Currently, there are about 3,500 people who purchase a medical marijuana card for $150 a year, which brings in about $525,000 to the state. If dispensaries made marijuana more easily available, more people would get cards, generating more revenue for the state, he said.

There is also the possibility of taxing those who grow and sell marijuana, he said.

“The reality is, it is going to be a multimillion-dollar revenue source,” he said. “We need to look at all avenues to bring in money for the general fund.”

Supreme Court challenges

Two court cases are pending before the Supreme Court as the result of contradictory rulings issued by Clark County District Judge Doug Smith and former District Judge Donald Mosley.

Smith let a case involving the Jolly Green Meds dispensary move forward through the District Court process. Mosley threw out a similar case involving the Sin City Co-op dispensary, calling the state law unconstitutional.

On Sept. 27, 2011, Smith allowed an indictment stand against six people arrested in the police raid of Jolly Green Meds, but he hinted at the difficulty he had reaching a decision. The case has been appealed to the state Supreme Court.

The other case before the Supreme Court came about when Mosely, on March 2 — his last day on the bench — ruled on the Sin City Co-op case. Mosley dismissed drug trafficking and other charges against two people, Leonard Schwingdorf and Nathan Hamilton, and said the law was unconstitutional.

Mosely’s order said the state law was “poorly contemplated or purposefully constructed to frustrate the implementation of constitutionally mandated access to the substance.”

Schwingdorf and Hamilton operated Sin City Co-op, where those with state-issued medical cards believed they could legally buy marijuana.

Co-op organizers accepted donations to provide members with marijuana. But prosecutors say the donation constituted a sale, which violates state and federal laws.

District Attorney Steve Wolfson immediately began the process of appealing Mosley’s ruling with the Nevada Supreme Court.

Bill Gang, public information officer for the Supreme Court, said briefings are expected to be filed with the court in late July in the Sin City Co-op case.

“It could take a year for a decision to come out of the court, from start to finish,” Gang said. “We’re still relatively early in this whole process.”

Mosley’s order

Mosley, not a proponent of medical marijuana, said the statute is specific in spelling out the requirements for registration, ID cards and the exposure or lack thereof to state and federal prosecution.

But the law falls short of providing a realistic manner in which a qualified purchaser and a qualified distributor of marijuana may function, thus frustrating the clear intent of the constitutional amendment, he said.

Mosley wrote that the constitution mandates the Legislature set forth and authorize an appropriate method for supply of the plant.

“In an apparent effort to comply, the Legislature directed the State Department of Agriculture to establish a program to produce and deliver marijuana for medicinal purposes. This has not been done,” he wrote.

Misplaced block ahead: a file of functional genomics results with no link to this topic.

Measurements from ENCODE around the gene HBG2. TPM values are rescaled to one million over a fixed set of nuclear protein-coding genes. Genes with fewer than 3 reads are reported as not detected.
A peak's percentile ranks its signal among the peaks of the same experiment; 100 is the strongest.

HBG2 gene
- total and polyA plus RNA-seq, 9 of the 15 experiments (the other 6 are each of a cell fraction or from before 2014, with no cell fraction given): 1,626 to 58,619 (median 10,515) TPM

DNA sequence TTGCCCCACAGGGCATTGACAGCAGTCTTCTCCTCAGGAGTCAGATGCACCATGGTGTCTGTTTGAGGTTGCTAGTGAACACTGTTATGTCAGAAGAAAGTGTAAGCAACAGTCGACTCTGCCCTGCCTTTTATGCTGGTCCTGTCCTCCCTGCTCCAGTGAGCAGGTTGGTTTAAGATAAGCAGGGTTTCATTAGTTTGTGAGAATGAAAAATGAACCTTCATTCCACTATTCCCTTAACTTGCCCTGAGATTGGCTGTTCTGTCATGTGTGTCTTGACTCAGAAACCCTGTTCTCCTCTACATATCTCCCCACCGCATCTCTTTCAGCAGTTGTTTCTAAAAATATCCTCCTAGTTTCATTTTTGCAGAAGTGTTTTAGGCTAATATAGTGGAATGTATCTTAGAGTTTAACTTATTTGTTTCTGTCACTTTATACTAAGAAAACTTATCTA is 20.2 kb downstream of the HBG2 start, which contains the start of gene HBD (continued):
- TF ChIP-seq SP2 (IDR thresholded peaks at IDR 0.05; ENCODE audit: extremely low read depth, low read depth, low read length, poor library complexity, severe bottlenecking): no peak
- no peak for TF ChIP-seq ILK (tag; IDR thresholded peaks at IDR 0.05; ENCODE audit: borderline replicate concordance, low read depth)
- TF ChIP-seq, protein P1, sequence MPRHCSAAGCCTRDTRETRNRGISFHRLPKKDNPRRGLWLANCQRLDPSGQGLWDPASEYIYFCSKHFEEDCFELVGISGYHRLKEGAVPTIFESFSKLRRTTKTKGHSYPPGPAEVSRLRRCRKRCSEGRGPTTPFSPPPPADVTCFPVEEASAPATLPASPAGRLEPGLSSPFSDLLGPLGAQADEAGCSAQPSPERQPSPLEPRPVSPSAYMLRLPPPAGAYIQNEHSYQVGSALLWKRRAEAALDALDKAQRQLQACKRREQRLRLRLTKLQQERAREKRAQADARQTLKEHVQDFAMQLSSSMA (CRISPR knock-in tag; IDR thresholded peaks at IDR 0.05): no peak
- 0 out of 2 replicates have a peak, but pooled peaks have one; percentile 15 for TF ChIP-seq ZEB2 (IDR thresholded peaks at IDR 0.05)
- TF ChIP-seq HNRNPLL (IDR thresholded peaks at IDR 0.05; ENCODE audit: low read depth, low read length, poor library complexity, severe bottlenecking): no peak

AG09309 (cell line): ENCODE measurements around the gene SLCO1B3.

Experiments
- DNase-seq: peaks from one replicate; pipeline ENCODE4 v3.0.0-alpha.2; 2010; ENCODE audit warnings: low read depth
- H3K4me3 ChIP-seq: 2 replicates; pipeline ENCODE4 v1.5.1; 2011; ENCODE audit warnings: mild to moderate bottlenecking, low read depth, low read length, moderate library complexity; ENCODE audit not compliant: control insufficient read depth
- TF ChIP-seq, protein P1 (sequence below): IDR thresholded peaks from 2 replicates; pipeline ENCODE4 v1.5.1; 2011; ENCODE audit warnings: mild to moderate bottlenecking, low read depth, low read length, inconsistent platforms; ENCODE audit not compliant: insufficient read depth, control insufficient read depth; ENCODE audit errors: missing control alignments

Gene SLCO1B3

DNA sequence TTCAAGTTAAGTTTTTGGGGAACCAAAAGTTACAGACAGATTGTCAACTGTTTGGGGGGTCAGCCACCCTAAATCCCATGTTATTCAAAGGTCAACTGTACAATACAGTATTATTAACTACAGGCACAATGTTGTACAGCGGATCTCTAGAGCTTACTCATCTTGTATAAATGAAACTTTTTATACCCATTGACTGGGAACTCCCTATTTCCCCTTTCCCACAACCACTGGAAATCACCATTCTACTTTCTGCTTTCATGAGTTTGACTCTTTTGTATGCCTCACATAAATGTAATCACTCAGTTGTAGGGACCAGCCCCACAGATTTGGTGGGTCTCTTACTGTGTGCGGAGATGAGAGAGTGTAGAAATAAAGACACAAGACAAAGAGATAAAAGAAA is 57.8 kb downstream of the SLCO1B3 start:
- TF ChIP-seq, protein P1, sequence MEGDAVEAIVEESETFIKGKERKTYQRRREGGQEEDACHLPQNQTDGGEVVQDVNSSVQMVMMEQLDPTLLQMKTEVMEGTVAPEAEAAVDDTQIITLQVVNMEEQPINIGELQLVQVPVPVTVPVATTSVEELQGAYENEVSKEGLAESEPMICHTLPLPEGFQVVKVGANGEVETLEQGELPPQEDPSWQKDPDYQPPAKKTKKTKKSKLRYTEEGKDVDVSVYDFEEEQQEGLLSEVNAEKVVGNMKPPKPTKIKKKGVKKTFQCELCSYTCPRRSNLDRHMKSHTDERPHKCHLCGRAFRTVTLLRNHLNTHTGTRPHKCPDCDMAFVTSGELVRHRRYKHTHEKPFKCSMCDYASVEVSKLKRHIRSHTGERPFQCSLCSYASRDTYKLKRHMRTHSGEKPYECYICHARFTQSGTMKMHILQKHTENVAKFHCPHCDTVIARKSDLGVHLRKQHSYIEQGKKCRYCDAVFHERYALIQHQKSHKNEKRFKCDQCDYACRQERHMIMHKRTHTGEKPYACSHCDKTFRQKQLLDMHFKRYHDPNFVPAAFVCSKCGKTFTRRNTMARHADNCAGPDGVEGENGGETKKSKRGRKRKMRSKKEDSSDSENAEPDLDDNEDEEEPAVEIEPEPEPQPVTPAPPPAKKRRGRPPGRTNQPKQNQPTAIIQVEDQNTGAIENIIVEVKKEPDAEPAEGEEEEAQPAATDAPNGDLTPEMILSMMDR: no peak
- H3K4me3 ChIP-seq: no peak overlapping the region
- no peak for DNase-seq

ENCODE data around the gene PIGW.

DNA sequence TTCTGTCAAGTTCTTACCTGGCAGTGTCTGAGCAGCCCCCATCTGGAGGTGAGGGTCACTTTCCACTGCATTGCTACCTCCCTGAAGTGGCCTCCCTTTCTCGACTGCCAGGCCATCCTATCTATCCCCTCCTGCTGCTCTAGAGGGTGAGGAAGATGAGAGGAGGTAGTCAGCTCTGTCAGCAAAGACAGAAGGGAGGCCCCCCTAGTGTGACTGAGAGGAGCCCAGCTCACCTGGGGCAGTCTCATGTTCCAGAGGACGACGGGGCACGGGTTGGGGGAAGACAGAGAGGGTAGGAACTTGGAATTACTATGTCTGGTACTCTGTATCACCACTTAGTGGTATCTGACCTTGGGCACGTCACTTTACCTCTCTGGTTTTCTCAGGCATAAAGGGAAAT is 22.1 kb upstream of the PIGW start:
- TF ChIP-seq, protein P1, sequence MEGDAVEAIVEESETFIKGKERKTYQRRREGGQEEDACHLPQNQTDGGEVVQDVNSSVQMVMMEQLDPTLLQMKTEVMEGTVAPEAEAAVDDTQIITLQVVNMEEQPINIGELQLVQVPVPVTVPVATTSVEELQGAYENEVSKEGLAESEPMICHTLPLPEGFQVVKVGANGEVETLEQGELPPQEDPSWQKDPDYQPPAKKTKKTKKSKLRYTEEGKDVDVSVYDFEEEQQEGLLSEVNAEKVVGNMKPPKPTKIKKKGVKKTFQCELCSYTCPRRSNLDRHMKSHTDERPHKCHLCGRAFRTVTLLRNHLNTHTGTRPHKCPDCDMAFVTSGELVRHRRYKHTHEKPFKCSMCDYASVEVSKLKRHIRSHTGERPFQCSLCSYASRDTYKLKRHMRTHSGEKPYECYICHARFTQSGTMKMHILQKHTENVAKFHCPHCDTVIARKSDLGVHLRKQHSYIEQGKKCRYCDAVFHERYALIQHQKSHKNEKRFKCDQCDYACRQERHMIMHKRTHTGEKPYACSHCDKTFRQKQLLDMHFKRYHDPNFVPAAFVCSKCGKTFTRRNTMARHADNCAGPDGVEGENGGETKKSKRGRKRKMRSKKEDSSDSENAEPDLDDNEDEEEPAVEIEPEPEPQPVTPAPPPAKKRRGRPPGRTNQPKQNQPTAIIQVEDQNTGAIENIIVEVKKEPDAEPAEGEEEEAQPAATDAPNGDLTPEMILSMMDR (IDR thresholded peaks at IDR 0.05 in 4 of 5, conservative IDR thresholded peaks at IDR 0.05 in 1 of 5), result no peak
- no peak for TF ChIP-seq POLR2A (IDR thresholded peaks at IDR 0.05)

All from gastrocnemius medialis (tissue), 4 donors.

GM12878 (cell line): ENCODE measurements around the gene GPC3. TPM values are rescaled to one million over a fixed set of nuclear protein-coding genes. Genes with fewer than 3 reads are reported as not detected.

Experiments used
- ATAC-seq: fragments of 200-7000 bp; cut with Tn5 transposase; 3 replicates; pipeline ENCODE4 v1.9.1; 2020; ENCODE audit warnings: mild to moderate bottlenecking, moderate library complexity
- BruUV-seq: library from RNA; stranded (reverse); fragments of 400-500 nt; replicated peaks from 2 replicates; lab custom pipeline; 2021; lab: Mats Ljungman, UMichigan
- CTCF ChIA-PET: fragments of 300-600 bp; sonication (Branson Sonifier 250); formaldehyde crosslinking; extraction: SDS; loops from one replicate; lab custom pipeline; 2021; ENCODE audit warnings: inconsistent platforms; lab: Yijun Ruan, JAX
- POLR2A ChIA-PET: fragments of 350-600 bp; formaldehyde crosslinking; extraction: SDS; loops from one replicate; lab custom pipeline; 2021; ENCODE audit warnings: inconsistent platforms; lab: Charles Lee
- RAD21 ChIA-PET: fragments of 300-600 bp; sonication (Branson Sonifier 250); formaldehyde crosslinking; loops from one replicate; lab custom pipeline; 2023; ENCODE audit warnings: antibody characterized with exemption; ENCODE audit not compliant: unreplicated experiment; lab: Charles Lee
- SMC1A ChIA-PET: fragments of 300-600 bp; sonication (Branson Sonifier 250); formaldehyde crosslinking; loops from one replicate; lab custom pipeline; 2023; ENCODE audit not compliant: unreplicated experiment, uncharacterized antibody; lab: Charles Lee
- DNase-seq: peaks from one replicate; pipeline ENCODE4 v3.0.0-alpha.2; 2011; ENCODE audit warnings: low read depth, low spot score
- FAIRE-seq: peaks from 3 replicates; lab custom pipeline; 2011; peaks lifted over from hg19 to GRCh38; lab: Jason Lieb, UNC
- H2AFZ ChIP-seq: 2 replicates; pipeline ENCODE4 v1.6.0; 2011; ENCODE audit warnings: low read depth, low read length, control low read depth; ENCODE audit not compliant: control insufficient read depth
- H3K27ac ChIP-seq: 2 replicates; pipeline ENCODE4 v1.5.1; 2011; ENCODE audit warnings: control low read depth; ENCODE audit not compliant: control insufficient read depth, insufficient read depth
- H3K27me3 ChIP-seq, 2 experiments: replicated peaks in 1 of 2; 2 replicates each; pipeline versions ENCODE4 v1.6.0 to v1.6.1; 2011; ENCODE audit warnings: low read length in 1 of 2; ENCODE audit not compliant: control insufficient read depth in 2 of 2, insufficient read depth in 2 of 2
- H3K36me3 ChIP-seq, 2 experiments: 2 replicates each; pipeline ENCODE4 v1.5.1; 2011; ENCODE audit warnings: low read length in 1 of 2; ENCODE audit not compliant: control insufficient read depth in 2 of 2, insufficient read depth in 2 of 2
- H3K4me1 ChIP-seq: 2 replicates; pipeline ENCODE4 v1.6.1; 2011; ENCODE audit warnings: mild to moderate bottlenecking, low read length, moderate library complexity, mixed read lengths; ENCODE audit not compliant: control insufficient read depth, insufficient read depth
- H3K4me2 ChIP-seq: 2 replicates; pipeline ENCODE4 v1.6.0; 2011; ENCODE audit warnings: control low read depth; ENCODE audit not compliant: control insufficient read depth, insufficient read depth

Prosecutions continuing

As the issue snakes its way through the Legislature and the Supreme Court, arrests and prosecutions are continuing.

“We are prosecuting cases as if [the law] is constitutional. We have one judge who says it is fine and one judge who says it isn’t. We are proceeding as if it is constitutional,” said Chief Deputy District Attorney Christopher Laurent, the prosecutor in the Sin City case. “Of course, we’re challenging Judge Mosley’s ruling.”

Laurent said people are using medical marijuana within the limits of the statute, they won’t be prosecuted. If they’re outside of the bounds of the statute, his office will file charges.

Laurent estimated there are 50 to 100 such cases pending in the system. He said he receives between two and 10 arrests to screen each week before deciding whether to file charges.

Most of the medical marijuana dispensaries in Las Vegas have been shut down, he said. They were acting as for-profit entities and required a donation to belong, he said.

Under the law, the donation constituted a “sale” and was therefore illegal, he said.

Police continue to go after people growing more than the seven-plant limit set out in the state law, he said.

Most large operations are indoors, although there have been some grow sites shut down on Mount Charleston, he said. “People are growing everywhere,” he said.

Most of those being arrested are men between the ages of 18 and 30 who don’t appear to have any debilitating diseases, he said.

“Yet they went in and got a medical marijuana card by going to some doctor who probably didn’t examine them — and paying a fee to get that,” Laurent said.

Laurent said it isn’t his office’s intent to deny medical marijuana to anyone who truly needs it.

“I think when the people of the state passed the medical marijuana referendum, they wanted to make sure we took care of those people who were suffering and needed it,” he said.

“I don’t think we as a people intended it to make marijuana the new alcohol...but I could be wrong.”